Nearly all of the record formats do not have a record time limit. Recordings can exceed 29 minutes and 59 second, but there is a limitation on the a7S III when recording 4K 60p to an hour long because of potential overheating issues. That said, Sony has said they have gone well beyond the hour limit, but suggest to stop the recording around an hour before continuing. 

IBIS / Autofocus 

The 5-axis optical in-body stabilization provides up to 5.5 steps of compensation. Like previous models, the IBIS on the a7s III has a slight crops when active. The autofocus on the a7S III has improved as well – about a 30% improvement from the previous BIONZ X processor. The Fast Hybrid AF combines Phase and Contrast AF to include 759 Phase AF and 425 Contrast points that cover 92% of the sensor.

Real-time tracking and Eye AF are available both in still and all video modes, including, 4K 120p. Sony also included 7 different AF transition speeds for rack focus as well as subject sensitivity tracking. Tracking and Eye AF can be simply adjusted through the touchscreen. 


The a7S III keeps the familiar small form factor of its full-frame predecessors which many Sony shooters will enjoy. One big addition is an articulating touchscreen. Sony also developed a 9.44 million-dot QXGA EVF for the a7S III which is an enormous amount of dots. Compared to the Canon EOS R5 at 5.76 million and the Sony a7 III at 2.3 million dots. The EVF has a 0.9x magnification and a 41° field of view with a 25mm high eye point. 

Externally, there is a HDMI Type A input, 3.5mm microphone input and headphone jack, a USB Type C connector and a USB micro input. The body is equipped with a new internal heat dissipating structure to maximize cooling. It's has an improved dust and moisture resistant design. Another advantagous feature is when using the Sony XLR-K3M audio interface, it can control up to 4 channels of audio at once.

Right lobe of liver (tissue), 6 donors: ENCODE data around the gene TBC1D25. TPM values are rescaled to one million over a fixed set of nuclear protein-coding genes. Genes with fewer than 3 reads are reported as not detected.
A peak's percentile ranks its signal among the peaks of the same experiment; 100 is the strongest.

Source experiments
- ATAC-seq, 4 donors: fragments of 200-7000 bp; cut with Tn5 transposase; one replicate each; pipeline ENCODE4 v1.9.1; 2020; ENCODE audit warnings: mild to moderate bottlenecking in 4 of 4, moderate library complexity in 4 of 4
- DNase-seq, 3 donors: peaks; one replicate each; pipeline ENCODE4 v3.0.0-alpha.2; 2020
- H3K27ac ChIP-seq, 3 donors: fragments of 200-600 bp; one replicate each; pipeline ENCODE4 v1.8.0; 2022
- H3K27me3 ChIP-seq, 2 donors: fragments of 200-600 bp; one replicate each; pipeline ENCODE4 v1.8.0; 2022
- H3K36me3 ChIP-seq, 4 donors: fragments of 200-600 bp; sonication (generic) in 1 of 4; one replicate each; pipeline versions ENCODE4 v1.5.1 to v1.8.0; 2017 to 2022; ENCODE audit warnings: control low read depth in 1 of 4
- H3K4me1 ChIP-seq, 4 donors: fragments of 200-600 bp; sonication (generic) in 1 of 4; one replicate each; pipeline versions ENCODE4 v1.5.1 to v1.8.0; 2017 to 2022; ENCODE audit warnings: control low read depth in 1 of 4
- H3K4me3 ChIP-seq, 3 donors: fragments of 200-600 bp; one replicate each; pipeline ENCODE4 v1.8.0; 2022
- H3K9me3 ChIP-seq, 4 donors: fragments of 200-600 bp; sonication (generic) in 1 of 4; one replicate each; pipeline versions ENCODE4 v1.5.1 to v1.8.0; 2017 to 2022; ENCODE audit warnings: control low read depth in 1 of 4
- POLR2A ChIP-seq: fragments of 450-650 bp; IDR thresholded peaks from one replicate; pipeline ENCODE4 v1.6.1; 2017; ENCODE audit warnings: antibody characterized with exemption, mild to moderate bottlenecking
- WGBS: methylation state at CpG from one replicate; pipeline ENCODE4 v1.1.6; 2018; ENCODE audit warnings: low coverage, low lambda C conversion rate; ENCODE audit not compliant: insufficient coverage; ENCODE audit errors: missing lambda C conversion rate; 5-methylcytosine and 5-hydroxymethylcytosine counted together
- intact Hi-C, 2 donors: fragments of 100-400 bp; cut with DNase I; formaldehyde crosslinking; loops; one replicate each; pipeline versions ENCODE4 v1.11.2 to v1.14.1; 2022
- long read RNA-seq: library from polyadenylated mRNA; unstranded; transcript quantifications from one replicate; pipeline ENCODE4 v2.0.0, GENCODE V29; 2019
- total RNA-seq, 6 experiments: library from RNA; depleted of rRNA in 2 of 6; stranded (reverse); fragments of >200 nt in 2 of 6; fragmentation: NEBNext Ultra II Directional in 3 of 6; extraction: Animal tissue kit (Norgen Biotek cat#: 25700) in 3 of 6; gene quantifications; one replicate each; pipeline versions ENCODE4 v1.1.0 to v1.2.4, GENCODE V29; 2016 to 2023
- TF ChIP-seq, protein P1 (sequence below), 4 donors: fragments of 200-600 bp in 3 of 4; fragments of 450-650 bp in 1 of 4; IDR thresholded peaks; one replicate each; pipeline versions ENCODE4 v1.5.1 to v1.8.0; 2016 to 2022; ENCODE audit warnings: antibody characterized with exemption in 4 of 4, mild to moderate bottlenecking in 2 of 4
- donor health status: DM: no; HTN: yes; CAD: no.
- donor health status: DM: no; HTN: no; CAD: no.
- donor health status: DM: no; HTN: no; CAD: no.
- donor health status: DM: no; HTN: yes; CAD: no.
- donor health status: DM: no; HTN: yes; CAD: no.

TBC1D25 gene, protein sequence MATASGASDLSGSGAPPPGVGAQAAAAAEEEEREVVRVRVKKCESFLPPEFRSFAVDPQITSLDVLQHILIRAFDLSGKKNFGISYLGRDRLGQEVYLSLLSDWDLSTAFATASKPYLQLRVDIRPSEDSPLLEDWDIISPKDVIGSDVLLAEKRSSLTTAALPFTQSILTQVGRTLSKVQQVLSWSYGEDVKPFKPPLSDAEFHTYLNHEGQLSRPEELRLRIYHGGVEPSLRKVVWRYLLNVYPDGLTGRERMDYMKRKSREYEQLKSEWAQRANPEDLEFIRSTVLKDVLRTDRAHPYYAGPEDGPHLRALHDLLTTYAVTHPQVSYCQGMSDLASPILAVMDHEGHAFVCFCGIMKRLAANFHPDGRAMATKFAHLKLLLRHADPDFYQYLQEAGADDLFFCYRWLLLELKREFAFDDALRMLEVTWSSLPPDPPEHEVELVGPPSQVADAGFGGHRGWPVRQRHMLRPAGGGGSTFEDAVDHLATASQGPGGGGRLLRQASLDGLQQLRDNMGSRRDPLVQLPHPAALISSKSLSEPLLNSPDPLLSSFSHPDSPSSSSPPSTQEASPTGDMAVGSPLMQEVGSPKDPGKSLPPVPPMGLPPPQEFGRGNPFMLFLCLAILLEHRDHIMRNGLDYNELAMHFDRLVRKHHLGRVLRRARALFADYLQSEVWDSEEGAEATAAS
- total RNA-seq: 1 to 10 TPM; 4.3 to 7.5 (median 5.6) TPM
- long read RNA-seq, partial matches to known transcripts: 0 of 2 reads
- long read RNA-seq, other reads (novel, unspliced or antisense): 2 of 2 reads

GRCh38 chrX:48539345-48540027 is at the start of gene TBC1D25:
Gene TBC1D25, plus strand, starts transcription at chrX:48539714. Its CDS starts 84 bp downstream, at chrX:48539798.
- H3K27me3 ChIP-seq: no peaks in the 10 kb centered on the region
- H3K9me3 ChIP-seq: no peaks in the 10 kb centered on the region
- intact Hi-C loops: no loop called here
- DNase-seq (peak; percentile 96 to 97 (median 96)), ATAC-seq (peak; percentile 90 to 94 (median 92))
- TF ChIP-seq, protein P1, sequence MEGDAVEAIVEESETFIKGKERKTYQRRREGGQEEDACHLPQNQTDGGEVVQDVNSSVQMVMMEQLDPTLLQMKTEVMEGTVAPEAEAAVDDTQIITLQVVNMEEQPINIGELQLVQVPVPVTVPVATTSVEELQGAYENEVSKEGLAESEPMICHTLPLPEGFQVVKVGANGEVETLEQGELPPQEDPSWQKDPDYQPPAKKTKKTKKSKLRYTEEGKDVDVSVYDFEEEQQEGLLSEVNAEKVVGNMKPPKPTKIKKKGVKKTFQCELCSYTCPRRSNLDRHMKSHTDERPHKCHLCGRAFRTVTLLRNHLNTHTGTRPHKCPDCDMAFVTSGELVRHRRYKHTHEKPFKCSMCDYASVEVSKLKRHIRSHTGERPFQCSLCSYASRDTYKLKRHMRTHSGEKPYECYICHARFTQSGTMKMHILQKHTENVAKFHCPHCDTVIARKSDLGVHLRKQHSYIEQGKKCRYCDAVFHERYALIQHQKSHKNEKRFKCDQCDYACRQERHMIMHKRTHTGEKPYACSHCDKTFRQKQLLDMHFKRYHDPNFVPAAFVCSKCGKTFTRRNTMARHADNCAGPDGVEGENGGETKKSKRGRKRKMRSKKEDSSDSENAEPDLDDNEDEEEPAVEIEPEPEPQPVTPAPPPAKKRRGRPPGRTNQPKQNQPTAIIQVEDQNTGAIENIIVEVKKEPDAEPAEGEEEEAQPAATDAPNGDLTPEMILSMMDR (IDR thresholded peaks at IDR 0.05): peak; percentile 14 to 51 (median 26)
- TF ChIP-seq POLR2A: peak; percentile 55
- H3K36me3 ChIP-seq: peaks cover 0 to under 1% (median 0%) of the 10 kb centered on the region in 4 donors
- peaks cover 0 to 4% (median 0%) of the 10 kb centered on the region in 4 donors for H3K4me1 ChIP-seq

Power / Storage

The a7S III sees a brand new battery that offers up 60% longer run times than the a7S II. Sony suggests users will see 95 minutes of record time compared to 60 minutes using the older batteries.

The camera also receives a new storage type in CFexpress Type A cards which allow you to record 4K 60p. Featuring dual card slots, both slots can fit either a SD or CFexpress Type A card. Meaning, there are still only two slots on the camera. The SD pins go to the left, the CFexpress pins go to the right. Sony is offering capacities of 80 GB and 160 GB in its Tough memory card brand, along with a new memory card reader. 

Price & Availability 

The Sony a7S III is available for pre-order now for around $3500 depending on your country of origin. It's expected to ship by September.      

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Your Comment


16 bit raw to the Atomos Ninja V might just make this a great cinema camera. The devil will be in the details.

July 27, 2020 at 10:38PM

Stu Mannion

I've been hearing it's 16-bit compressed to 12-bit. So it's actually 12-bit you get. Still good if true.

July 28, 2020 at 2:52PM


This is true. So far I'm hearing that the plan is to have the Ninja V record it in Apple Pro Res 12bit.

But starting out with more information is always a good thing.

July 29, 2020 at 10:14AM

Justin Gladden

Do you know what kind of hard drive speed/raid configuration will be needed to edit 4K 60, 16 bit raw ProRes (ninja v). ? I have a lacie 8 tb thunder bolt 3 raid 0 on an 2017 iMac now

August 1, 2020 at 1:09PM

Tim Kuhlman
Real Estate Videographer

I'm here

July 28, 2020 at 9:04AM

Phú Thọ 365
Phú Thọ 365 | Thông tin sản phẩm & dịch vụ tại Phú Thọ

Ooh....”Everything You Need To Know” in the title. Not overused at all.

July 28, 2020 at 1:32PM


I am really awaiting for this stuff

July 28, 2020 at 8:44PM



July 28, 2020 at 9:36PM, Edited July 28, 9:36PM

Lào Cai 365
Lào Cai 365 | Thông tin sản phẩm & dịch vụ tại Lào Cai

everyone like me

July 28, 2020 at 9:38PM

Lào Cai 365
Lào Cai 365 | Thông tin sản phẩm & dịch vụ tại Lào Cai